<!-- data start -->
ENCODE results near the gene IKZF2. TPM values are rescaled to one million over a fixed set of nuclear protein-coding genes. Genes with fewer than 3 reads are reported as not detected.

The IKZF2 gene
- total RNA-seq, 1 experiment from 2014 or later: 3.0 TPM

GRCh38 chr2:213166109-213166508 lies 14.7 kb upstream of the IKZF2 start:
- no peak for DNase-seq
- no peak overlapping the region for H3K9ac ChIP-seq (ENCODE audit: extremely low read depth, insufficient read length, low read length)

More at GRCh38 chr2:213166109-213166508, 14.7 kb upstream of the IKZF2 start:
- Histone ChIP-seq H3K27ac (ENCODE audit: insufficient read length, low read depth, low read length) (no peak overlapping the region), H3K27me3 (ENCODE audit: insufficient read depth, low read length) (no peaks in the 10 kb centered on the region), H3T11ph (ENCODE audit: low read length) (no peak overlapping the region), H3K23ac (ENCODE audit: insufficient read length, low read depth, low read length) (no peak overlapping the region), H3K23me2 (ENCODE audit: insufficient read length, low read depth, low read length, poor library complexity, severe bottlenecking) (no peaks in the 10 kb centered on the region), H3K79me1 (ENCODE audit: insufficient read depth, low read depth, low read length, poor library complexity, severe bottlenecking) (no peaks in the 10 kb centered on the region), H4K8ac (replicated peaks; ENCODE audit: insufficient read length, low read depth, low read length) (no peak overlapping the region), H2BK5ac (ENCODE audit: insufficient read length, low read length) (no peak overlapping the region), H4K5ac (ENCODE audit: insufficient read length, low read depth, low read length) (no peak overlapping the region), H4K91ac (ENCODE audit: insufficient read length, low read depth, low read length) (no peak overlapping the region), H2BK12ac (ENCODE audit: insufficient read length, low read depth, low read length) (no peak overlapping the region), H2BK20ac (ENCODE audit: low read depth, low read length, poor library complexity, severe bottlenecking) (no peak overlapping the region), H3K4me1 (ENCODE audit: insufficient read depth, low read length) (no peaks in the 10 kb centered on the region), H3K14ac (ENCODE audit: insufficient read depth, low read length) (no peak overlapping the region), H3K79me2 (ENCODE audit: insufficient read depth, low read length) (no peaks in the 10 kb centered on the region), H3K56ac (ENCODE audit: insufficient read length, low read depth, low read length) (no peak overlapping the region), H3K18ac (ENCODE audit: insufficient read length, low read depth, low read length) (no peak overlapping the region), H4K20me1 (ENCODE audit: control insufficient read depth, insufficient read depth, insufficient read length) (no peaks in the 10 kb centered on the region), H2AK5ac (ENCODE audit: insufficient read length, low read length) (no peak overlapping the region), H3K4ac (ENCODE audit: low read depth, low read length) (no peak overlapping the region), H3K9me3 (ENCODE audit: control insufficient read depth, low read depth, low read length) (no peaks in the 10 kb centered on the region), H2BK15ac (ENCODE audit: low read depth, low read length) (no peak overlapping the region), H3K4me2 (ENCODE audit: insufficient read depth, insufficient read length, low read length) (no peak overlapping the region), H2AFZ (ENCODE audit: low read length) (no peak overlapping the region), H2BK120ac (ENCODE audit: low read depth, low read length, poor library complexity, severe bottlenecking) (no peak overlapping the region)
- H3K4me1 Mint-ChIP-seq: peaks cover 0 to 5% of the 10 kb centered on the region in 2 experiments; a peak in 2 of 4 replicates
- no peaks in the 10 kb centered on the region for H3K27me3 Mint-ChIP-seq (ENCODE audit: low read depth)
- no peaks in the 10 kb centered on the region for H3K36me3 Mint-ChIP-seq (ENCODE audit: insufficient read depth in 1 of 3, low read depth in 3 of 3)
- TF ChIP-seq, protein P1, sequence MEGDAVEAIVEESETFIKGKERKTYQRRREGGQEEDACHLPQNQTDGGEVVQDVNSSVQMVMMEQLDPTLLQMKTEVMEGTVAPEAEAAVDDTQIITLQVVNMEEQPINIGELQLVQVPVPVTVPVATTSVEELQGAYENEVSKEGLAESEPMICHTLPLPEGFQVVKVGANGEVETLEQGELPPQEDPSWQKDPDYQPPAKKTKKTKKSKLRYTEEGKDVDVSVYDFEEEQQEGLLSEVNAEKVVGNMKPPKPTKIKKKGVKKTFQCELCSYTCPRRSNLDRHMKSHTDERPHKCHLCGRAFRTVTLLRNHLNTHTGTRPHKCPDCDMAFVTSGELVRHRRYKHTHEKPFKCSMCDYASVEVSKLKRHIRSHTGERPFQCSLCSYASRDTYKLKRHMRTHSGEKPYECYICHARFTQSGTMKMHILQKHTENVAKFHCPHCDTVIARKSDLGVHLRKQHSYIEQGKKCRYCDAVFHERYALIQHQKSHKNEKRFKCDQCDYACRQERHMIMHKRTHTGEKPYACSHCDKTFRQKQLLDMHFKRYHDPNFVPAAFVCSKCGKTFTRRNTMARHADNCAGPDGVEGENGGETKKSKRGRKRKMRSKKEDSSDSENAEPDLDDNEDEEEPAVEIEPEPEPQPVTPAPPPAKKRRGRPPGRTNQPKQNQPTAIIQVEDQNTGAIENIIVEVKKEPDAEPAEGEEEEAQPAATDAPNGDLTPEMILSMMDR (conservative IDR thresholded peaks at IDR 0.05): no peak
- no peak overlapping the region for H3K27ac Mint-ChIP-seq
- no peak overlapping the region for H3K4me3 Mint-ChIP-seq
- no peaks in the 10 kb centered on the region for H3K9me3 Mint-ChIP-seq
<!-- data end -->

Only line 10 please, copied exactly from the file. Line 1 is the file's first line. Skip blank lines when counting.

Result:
- no peaks in the 10 kb centered on the region for H3K27me3 Mint-ChIP-seq (ENCODE audit: low read depth)